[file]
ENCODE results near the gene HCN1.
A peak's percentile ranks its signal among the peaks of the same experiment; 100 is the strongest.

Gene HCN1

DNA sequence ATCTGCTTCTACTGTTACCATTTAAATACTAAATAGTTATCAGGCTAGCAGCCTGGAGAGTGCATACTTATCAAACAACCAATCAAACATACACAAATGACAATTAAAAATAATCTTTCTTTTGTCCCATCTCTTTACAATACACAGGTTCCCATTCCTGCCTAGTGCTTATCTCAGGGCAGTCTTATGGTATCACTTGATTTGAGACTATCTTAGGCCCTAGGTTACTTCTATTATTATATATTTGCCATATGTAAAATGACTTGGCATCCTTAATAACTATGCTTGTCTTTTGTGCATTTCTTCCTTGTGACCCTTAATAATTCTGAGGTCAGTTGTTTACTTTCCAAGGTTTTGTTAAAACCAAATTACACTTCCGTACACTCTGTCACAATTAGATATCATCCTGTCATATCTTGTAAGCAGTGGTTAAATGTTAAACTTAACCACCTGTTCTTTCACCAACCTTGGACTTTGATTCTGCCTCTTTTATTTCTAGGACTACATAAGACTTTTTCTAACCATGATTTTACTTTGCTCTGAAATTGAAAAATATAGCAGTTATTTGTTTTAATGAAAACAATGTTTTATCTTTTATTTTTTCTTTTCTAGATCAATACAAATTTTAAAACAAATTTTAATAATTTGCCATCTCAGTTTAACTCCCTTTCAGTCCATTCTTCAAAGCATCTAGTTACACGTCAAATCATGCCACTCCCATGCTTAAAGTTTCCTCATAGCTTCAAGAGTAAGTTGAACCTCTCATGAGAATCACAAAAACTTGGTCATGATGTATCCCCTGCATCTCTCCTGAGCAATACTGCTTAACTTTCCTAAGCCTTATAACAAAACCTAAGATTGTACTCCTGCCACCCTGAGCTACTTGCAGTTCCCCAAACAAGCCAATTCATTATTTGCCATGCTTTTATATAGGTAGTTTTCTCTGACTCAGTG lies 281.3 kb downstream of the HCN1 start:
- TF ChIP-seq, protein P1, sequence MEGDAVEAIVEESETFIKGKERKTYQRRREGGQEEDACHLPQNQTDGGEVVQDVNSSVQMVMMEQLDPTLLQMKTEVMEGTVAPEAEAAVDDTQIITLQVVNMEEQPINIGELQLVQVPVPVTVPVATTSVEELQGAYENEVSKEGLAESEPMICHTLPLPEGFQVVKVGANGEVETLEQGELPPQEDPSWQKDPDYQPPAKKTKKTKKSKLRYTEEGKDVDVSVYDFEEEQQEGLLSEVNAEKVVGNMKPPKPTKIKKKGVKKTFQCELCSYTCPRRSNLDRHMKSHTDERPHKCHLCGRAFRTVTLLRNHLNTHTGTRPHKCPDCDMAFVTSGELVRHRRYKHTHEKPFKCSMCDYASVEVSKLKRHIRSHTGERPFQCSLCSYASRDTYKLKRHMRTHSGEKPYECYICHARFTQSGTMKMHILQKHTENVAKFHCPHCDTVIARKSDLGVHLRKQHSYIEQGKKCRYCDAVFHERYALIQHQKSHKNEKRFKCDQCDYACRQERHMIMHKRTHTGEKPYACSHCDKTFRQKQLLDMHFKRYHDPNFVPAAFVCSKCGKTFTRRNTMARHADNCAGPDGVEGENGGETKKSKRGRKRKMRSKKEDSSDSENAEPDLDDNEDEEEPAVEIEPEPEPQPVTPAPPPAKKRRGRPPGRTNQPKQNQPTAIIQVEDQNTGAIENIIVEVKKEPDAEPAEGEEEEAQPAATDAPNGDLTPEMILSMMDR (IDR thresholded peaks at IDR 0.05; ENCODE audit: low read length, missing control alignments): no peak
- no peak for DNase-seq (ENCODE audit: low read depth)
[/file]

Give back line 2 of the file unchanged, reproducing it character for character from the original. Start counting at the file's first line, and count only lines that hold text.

A peak's percentile ranks its signal among the peaks of the same experiment; 100 is the strongest.